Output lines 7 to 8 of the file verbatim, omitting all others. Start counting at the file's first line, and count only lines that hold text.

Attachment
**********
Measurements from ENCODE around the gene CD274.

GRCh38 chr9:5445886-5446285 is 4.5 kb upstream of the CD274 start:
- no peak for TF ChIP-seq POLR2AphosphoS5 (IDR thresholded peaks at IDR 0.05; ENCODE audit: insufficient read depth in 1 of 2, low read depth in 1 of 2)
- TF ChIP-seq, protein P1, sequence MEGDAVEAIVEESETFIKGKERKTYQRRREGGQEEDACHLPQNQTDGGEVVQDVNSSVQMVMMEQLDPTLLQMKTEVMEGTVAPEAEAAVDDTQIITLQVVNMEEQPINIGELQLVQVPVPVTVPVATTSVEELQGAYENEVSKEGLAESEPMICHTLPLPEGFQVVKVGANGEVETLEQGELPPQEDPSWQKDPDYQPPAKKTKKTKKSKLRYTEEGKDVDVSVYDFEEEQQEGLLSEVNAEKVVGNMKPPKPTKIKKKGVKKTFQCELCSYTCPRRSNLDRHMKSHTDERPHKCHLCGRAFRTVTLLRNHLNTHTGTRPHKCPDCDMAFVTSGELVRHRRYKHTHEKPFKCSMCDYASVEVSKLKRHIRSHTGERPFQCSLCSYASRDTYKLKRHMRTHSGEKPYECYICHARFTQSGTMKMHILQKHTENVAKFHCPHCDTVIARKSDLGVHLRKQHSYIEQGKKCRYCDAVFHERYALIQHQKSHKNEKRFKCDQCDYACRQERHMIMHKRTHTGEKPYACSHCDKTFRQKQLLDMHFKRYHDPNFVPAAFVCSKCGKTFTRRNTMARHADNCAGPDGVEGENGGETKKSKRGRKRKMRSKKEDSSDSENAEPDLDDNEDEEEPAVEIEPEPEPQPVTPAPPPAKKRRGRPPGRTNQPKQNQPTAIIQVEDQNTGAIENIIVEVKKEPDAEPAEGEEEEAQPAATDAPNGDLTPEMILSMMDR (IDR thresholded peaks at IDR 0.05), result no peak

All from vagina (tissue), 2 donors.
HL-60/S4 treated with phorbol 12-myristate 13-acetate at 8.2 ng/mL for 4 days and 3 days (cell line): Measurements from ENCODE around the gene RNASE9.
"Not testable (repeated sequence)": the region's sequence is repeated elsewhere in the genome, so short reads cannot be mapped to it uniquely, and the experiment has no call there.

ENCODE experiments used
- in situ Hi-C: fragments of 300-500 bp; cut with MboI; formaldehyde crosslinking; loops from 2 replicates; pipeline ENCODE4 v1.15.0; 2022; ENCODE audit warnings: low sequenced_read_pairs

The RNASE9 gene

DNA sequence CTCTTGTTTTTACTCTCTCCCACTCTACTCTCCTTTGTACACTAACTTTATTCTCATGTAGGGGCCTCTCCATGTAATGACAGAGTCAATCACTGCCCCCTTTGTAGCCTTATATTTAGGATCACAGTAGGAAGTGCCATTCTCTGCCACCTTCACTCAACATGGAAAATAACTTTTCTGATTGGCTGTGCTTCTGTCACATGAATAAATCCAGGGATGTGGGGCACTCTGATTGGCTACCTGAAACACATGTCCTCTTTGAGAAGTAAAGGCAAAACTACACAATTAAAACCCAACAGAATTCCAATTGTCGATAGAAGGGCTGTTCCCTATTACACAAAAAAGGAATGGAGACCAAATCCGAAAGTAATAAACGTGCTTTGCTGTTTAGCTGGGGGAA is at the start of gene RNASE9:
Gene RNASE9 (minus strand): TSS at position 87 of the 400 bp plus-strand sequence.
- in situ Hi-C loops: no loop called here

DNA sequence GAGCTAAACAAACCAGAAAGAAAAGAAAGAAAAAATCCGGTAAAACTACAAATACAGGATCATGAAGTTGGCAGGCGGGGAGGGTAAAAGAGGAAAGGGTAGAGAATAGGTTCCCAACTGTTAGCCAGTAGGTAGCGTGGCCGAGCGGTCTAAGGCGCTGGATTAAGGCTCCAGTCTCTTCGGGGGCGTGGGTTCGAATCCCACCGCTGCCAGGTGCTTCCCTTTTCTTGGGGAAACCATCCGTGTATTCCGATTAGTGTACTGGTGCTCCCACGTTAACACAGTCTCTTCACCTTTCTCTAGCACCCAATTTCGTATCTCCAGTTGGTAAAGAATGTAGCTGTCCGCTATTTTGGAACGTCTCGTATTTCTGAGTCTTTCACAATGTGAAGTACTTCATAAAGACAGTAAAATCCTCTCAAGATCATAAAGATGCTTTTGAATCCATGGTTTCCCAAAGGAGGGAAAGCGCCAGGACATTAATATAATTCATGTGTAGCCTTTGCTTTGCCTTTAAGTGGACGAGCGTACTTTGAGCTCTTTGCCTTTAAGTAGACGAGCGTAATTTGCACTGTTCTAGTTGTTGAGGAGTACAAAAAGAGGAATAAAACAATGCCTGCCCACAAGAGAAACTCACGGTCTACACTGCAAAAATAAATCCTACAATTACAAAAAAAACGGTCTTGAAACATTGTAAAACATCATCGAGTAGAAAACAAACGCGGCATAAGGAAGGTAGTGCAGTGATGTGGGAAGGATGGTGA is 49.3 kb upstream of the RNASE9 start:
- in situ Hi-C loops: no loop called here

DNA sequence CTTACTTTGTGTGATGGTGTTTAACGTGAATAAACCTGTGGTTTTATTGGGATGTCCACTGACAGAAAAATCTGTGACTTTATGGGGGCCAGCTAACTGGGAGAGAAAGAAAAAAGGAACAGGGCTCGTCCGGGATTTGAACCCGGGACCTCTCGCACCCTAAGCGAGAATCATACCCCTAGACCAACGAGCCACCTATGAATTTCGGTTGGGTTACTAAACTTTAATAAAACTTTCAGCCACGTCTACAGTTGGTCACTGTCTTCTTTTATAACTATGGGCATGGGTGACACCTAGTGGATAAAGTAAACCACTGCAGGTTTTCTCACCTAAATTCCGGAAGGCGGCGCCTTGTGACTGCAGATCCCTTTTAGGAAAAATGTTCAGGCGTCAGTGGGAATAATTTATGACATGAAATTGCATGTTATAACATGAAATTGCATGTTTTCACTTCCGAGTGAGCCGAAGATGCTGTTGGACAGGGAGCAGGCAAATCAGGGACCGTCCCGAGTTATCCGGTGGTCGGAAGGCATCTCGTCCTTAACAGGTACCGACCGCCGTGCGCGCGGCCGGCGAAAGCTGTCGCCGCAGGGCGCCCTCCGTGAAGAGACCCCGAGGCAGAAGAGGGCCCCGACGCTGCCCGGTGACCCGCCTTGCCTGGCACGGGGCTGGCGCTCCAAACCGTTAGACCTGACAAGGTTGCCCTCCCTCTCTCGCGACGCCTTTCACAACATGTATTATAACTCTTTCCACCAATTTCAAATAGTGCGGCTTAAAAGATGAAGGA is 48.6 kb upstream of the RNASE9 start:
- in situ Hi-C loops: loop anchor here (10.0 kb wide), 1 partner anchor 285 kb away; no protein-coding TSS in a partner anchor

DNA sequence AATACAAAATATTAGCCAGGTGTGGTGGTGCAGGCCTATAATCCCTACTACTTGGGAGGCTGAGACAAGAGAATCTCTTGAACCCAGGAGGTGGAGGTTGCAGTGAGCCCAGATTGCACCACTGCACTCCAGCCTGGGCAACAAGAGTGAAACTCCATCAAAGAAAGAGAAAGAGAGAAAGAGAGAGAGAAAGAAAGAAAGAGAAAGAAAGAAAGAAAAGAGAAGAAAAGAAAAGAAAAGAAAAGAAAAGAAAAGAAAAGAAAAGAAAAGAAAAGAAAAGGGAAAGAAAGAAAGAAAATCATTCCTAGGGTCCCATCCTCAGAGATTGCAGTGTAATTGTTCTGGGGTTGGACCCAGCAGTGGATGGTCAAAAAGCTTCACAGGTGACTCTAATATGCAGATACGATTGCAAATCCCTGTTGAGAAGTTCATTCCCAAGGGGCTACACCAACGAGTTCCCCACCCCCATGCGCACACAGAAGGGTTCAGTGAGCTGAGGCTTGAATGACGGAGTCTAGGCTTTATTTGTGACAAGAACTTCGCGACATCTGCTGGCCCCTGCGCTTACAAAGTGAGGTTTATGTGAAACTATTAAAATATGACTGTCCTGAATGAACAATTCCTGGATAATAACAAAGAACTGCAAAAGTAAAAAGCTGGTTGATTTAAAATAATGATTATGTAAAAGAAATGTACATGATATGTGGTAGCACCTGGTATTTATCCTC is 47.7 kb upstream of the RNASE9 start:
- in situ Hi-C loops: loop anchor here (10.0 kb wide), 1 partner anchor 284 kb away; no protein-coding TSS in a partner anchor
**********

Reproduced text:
"Not testable (repeated sequence)": the region's sequence is repeated elsewhere in the genome, so short reads cannot be mapped to it uniquely, and the experiment has no call there.

ENCODE experiments used